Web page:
Waltz with Bashir: A discussion on visual technologies’ representational capacities


One source of deliberation was the way in which people categorize the film; is it a documentary, (anti) war film, animated film, or something in between?


The CRASSH Research Group Power and Vision: The Camera as Political Technology reports on their second session
 

For the second event of the term, Power and Vision held a film screening of Waltz with Bashir, an Ari Folman film, followed by a guided discussion. The film traces Folman’s search for his lost memories as an Israeli soldier in the 1982 Lebanon War, deploying a variety of visual technologies that include photographs, drawn images in graphic novel form, and real footage. By emphasizing how perception, vision, memory and history can be retrospectively constructed, Waltz with Bashir poses key questions about the capacity for such technologies to verify facts or to reveal their fictionality.

The screening triggered a variety of emotions for many attendees, with reactions ranging from anger, disgust, and confusion to regret, remorse, and sadness. These emotions carried over into the guided discussion, where individuals engaged in constructive debate, allowing everyone in the room to hear differing opinions and finally construct their own. One source of deliberation was the way in which people categorize the film; is it a documentary, (anti) war film, animated film, or something in between? Although it is often considered to be a documentary, many people understand a documentary as being a truthful, or factual, account of something, and for many of the attendees, much of Waltz with Bashir felt like a search for the truth, rather than the truth itself. The film’s format, particularly its use of animation, further complicates this point, as it calls into question the value we give to varying forms of visual representation, including animation, oral testimony, and real footage.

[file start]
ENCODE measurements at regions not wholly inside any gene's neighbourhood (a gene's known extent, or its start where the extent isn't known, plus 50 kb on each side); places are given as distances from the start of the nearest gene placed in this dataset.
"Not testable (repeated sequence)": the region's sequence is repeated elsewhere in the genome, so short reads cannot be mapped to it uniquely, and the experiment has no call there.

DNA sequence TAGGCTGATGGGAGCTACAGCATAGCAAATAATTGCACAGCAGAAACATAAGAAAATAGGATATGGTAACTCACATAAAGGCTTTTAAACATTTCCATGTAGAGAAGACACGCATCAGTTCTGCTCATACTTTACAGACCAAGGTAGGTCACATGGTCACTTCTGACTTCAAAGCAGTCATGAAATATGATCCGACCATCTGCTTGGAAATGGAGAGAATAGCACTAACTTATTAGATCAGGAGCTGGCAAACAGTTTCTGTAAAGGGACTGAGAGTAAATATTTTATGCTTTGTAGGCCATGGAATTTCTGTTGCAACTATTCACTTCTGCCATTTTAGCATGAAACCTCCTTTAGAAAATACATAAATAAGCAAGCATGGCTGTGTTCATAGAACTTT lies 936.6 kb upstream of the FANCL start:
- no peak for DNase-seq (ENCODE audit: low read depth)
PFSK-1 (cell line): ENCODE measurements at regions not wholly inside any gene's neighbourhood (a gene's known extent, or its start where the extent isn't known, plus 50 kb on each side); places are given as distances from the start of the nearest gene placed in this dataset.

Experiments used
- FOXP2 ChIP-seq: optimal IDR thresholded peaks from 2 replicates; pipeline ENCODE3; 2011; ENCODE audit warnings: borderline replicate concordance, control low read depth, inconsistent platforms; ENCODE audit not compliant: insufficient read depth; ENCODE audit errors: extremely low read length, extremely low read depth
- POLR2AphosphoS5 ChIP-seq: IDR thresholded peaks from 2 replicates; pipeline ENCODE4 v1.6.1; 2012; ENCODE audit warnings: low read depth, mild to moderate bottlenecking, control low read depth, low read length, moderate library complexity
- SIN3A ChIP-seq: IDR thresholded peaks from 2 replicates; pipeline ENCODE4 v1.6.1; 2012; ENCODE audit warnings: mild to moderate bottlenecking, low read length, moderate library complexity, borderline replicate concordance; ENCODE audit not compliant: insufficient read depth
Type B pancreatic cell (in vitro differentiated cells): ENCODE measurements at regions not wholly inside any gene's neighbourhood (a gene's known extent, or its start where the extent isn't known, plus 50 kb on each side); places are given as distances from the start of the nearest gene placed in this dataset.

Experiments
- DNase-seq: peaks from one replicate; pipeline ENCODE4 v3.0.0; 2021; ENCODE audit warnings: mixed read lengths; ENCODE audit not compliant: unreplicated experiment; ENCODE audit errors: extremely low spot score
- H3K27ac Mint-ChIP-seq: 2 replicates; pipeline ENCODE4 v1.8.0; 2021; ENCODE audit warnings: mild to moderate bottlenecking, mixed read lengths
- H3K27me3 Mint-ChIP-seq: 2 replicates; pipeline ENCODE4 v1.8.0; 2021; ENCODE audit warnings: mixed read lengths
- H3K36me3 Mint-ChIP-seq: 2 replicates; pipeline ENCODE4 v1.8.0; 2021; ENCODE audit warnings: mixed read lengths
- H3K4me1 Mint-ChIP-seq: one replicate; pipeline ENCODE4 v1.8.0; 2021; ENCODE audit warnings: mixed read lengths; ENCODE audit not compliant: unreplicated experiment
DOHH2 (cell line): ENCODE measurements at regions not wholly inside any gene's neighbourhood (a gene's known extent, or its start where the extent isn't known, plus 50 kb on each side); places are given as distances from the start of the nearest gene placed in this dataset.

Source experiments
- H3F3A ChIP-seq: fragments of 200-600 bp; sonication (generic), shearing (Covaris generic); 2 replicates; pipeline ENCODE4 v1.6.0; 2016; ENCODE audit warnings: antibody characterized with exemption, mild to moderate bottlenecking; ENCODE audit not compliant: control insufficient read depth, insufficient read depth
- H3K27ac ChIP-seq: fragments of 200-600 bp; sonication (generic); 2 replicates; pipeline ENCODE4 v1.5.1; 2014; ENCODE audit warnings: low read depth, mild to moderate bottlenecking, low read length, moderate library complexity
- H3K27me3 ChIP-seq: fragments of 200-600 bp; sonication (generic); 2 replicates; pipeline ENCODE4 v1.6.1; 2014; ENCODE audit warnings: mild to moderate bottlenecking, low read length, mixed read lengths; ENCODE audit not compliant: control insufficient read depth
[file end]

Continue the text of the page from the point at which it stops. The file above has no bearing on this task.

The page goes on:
Another critical point of discussion was the role within the film’s narrative of the Palestinians who were killed in the Sabra and Shatila refugee camps’ massacres. This has been a point of debate since its release, and many attendees viewed the apparent lack of engagement with the Palestinian population as problematic and evasive. They shared that a proper understanding of these events can only be attained through viewing them from a myriad of perspectives, including those of the victims. Several attendees, however, did not believe that it would have been appropriate for Folman to portray the Palestinian narrative, as this would have perpetuated the uneven distribution of power between the groups of people involved. Instead, they suggested that the film may have provided a more accurate depiction had it been part of a series of animated films, one of which could have been produced by a Palestinian filmmaker to appropriately illustrate the Palestinian experience during the 1982 Lebanon War.

Ultimately, attendees engaged deeply with the film’s themes, as well as with each other, and this allowed for an insightful experience for all those who came. Although Waltz with Bashir touched upon several challenging topics that elicited a range of emotions, experiences, and opinions, the guided discussion allowed for individuals to freely express their views, concerns, praise, and condemnation, further emphasizing the idea that there are always multiple sides to every story.

Contributors: Jessica Fernández de Lara Harada and Katherine Mato
 

Posted: Wednesday 22 November 2017

Contributor: